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Earth from space. Photo: NASA

An American entrepreneur, Canadian investor and Israeli investor, along with a former NASA astronaut, are set to make up the first fully private mission to the International Space Station.

Why it matters: The flight — expected to launch in January 2022 — represents part of NASA's bid to create an economy in low-Earth orbit supported by private companies.

What's happening: The mission will be the first crewed flight for Axiom Space — a company that plans to one day build a private space station in orbit.

  • Axiom officially revealed the names of all of their crewmembers Tuesday. Former astronaut Michael López-Alegría will serve as the commander, Larry Connor will be the mission's pilot, and Mark Pathy and Eytan Stibbe will be mission specialists.
  • The four crewmembers will spend about eight days on the space station, where they plan to participate in research projects, according to Axiom.
  • The crew is expected to fly to the space station aboard a SpaceX Crew Dragon. A ticket to fly with Axiom costs about $55 million.
“We sought to put together a crew for this historic mission that had demonstrated a lifelong commitment to improving the lives of the people on Earth, and I’m glad to say we’ve done that with this group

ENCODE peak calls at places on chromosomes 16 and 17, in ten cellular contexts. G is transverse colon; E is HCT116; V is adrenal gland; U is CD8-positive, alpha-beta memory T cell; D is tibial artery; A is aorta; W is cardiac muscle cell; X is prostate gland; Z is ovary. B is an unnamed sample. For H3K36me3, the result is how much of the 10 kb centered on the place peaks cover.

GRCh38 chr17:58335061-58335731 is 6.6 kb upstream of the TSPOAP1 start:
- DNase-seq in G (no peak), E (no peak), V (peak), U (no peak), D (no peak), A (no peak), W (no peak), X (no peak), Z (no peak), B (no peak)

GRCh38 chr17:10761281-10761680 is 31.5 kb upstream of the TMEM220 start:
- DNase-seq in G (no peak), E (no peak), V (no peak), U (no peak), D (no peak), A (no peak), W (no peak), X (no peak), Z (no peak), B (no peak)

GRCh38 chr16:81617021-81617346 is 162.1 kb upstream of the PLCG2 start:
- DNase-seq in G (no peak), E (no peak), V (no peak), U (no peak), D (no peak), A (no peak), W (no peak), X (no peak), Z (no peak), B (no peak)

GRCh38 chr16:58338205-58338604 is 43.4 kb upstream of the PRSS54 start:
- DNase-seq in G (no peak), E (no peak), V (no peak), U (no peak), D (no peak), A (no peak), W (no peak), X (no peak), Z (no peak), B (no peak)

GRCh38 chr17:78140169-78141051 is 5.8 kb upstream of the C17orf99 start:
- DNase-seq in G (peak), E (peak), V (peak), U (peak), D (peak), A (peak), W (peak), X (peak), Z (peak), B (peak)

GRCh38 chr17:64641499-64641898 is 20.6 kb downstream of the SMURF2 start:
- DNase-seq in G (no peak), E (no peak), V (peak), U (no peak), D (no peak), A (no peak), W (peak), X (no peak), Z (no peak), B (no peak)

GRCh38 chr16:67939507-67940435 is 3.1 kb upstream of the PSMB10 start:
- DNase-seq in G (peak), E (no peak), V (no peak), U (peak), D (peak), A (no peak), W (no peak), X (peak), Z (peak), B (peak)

— Axiom Space CEO Michael Suffredini said in a statement

The big picture: NASA one day wants to become a buyer of services in orbit, not the sole provider. Missions like this one from Axiom could be a step along the way to prove out what kind of market exists.

Go deeper: Meet the people paying $55 million each to fly to the space station (Washington Post)

Go deeper

Miriam Kramer, author of Space
Jan 26, 2021 - Science

What to know about the Moon rock in Biden's Oval Office

The Moon rock now in the Oval Office. Photo: NASA

President Joe Biden hasn't revealed much about his space policy priorities yet, but space fans can take heart that space is on his mind, thanks to an Apollo Moon rock that now decorates the Oval Office.

Why it matters: The Moon rock — loaned to the White House by NASA — is on display "in symbolic recognition of earlier generations’ ambitions and accomplishments, and support for America’s current Moon to Mars exploration approach," according to a statement from NASA.

Dave Lawler, author of World
54 mins ago - World

Americans increasingly see China as an enemy

One in three Americans, and a majority of Republicans, now view China as an enemy of the United States, according to a new survey from Pew Research Center.

By the numbers: Just 9% of Americans consider China a "partner," while 55% see Beijing as a "competitor" and 34% as an "enemy."

Scoop: Leaked HHS docs spotlight Biden's child migrant dilemma

A group of undocumented immigrants walk toward a Customs and Border Patrol station after being apprehended. Photo: Sergio Flores/The Washington Post via Getty Images

Fresh internal documents from the Department of Health and Human Services show how quickly the number of child migrants crossing the border is overwhelming the administration's stretched resources.

Driving the news: In the week ending March 1, the Border Patrol referred to HHS custody an average of 321 children per day, according to documents obtained by Axios. That's up from a weekly average of 203 in late January and early February — and just 47 per day during the first week of January.